"Rounding is not about tossing out a casual 'How are you?' and then walking off without waiting for an answer," says Studer. "It means asking specific questions in the right sequence: Do you have the tools and equipment you need to do the job? What is going well? What isn't going well? Is there anyone who's been particularly helpful to you that I should recognize? Always listen and write down your answers and then follow up — if you don't do this last part, it negates all your hard work.
"When you build your reviews on a foundation of rounding, they become meaningful," he adds. "They're the culmination of lots of mini-meetings. Neither party is surprised by what the other party says during the reviews because the issues have been raised before — probably more than once."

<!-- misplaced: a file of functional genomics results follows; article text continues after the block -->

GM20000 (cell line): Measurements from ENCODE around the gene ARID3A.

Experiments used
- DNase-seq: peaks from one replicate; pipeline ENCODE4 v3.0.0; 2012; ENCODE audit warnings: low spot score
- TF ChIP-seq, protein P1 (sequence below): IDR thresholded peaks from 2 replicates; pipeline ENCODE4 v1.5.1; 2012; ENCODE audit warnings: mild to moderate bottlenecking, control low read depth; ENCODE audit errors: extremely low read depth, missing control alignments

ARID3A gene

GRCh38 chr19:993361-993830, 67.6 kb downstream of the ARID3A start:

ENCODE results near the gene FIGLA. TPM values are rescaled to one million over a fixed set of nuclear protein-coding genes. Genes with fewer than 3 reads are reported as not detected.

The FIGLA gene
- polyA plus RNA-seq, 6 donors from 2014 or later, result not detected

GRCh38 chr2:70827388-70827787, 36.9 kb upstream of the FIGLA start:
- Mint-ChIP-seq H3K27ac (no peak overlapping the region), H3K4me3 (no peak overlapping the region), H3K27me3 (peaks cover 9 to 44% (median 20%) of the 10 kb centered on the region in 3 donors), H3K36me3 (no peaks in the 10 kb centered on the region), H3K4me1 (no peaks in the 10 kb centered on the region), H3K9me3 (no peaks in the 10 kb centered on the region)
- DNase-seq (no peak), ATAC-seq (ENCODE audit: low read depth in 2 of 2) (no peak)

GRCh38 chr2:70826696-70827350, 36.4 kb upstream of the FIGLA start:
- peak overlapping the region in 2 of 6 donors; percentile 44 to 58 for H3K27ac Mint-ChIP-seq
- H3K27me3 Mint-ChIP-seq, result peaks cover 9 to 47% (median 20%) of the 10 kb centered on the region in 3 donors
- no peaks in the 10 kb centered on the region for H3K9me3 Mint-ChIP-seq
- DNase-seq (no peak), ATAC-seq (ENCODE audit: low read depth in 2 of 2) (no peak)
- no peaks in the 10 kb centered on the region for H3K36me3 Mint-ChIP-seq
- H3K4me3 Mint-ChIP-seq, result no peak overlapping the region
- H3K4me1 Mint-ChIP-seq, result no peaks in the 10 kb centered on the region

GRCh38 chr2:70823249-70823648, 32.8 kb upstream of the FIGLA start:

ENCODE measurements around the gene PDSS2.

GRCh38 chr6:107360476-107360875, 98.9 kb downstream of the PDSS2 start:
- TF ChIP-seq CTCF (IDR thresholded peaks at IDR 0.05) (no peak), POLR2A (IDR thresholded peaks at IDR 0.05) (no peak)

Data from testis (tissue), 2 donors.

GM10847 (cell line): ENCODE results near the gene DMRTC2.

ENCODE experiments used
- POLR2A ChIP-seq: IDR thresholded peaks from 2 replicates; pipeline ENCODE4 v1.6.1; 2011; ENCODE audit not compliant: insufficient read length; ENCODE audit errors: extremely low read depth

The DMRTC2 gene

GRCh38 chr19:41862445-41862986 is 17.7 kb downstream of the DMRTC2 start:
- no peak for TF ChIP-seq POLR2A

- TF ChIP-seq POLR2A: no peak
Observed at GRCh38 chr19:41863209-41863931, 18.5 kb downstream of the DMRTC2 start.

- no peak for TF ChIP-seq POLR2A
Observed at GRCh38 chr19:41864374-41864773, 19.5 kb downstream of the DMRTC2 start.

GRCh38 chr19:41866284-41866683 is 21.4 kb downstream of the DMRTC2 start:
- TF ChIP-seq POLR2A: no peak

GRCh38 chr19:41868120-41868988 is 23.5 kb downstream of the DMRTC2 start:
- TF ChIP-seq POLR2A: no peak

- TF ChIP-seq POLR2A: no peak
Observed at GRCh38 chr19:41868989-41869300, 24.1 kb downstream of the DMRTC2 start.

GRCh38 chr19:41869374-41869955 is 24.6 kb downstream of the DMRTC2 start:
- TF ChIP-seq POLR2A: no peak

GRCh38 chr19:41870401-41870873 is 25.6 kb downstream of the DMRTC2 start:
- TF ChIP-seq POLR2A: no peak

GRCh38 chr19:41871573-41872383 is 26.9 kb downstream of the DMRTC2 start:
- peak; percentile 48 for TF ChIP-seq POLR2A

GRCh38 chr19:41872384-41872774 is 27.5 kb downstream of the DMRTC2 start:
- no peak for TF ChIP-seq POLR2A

Hold them four times a year. That's right. The annual performance review should become the quarterly performance review. If this sounds like a lot of work for managers, it is. But it's also far more effective than the annual review, which too often reflects an employee's performance during the previous month leading up to the meeting.
"What if that month turns out to be an employee's one bad month in an otherwise good year?" asks Studer. "Quarterly reviews are a far more accurate reflection of the employee's overall performance. They force leaders to pay close attention all year long."
Link reviews to organizational goals. It may seem an obvious strategy, but surprisingly few leaders structure employee evaluations around concrete, companywide goals. This is a mistake, says Studer. When employees know they are going to be graded on the progress they made toward goals the entire company shares, they will alter their behavior accordingly. But don't just impose these goals. Get employee input up front. This helps employees "connect the dots" regarding the impact they have in the organization and makes them feel like an important part of the whole.